At CEN, our goal is to empower the members of rural communities to create and successfully pursue sustainable economic opportunities. Our work stems from the experiences, observations and conclusions drawn from years of work concerning economic development by CEN's core members. Since 2001, Bob Bortner, founder and executive director of CEN, has been implementing projects directed at improving the quality of life in numerous rural locations around the world, including India, South Africa and Brazil. He has witnessed firsthand many attempts to provide rural communities with what they need to end the cycle of poverty, but one consistent theme throughout CEN's experiences has been the vast amount of unrealized potential within these communities. Information and technology can be excellent tools for overcoming physical and economic isolation, but the truth is, access to these resources alone is not enough for these citizens to realize their potential.
For example, during a visit to Suruacá, a small community in the Brazilian Amazon, Bob attended a meeting with a women's group. The women met to discuss the kitchen that had been installed by a German foundation in an attempt to assist the community to use seasonal fruit, like mangoes, to make various food products such as candies and marmalades. When asked why the kitchen wasn't being used, Bob was confronted with excuses. "It's too hot in there," complained one woman, while the rest nodded in agreement. While more excuses were discussed, one woman finally spoke out and said, "We know how to make doces (sweets), but what we don't know is how to sell them once we make them. We don't even know what to make and who will buy it." Bob then asked what they planned to do about the problem, and the woman responded, "We're waiting for someone to tell us what to do."
Following the women's meeting, Bob was pulled aside by Djalma Lima, a resident of Suruacá with whom Bob had been working for some time. "I just got it, Bob," he said. "We can manage our development ourselves; we don't need you or other organizations to do it for us." Situations such as these, in which rural communities become dependent on foreign aid, are the very issues that counteract sustainable development. CEN is therefore working to help communities solve existing problems independently while equipping them to overcome their struggles in the future.
CEN was officially founded in late 2004 by Bob and a few of his close associates. After Bob's earlier work in several communities along the Brazilian Amazon, in which he oversaw the Amazon Telecenter Project involving the installation of two solar-powered telecenters, the team wanted to see real and lasting improvements that stemmed from the community members becoming empowered to pursue their development initiatives themselves. For the first several years, CEN focused on the Amazon Prototype Project, which focused on developing effective ways to achieve these results. During this time, Bob and other CEN board members made regular visits to mentor key individuals in several communities as they attempted to address development initiatives. Two Johns Hopkins graduate students from the Nitze School of Advanced International Studies also interned in the villages for several months to assist with this project. In addition to this, CEN hosted a team of MBA students from the Wharton School of the University of Pennsylvania who spent a semester evaluating Couro Ecológico, or "Ecological Leather," and making specific suggestions for the workers' association. This project deepened our commitment to these communities and demonstrates our approach to sustainable development, which encourages residents to solve their community problems independently. In this way, it is our mission at CEN to democratize information so that all citizens of the world are given agency within the economic pyramid.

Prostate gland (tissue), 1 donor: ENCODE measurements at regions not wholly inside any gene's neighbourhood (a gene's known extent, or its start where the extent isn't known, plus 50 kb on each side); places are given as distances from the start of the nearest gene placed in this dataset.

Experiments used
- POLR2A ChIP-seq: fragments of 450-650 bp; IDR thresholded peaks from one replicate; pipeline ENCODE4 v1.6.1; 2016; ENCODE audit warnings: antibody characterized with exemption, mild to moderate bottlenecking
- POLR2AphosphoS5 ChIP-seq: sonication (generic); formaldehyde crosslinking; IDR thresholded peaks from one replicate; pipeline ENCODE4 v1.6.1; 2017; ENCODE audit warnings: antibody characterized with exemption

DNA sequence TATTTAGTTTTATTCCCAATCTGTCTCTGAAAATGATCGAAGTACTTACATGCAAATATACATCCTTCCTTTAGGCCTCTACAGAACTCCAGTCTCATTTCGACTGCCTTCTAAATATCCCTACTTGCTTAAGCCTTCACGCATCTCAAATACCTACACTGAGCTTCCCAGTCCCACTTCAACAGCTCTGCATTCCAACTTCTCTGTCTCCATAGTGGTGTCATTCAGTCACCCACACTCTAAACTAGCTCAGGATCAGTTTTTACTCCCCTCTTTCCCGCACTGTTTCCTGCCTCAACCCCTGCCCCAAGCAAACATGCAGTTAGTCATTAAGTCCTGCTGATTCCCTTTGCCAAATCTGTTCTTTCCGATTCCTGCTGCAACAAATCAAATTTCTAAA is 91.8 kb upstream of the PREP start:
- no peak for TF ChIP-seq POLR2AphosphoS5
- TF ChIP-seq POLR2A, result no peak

In May 2008, we began the cCLEAR pilot program, which developed and tested an effective learning approach called PRATICAR to implement CEN's vision. cCLEAR's focus is to identify and build the basic skills residents need as a strong foundation for subsequent mentoring and training efforts. The premise of PRATICAR and CEN is not to simply give participants material aid, which is only useful to a certain extent, but to help residents determine how to harness the resources they need to thrive in the long run. The pilot was a success and participants not only met the goals they set for themselves, but developed important soft skills such as problem solving, persistence, self-confidence, critical thinking and discipline.
Our top goal for the next few years is to build upon the expertise we've developed strengthening basic skills and mindsets in the region by working with the communities of the Juá Creek watershed in the Brazilian Amazon to envision and implement a comprehensive plan to build local incomes through Community-based Eco-tourism. In addition to strengthening residents' core skills, the Juá Community-Based Tourism Project will also build the entrepreneurial, vocational and information skills residents need, as well as partner with the communities, local and national governments, NGOs and private companies to remove external obstacles faced by the communities.
The scope of CEN's work will continue to grow. Once we have successfully demonstrated the impact of our work in the Brazilian Amazon, we intend to apply what we've learned to other parts of Brazil and eventually expand to the rest of the world, possibly including Mozambique, India and Nepal.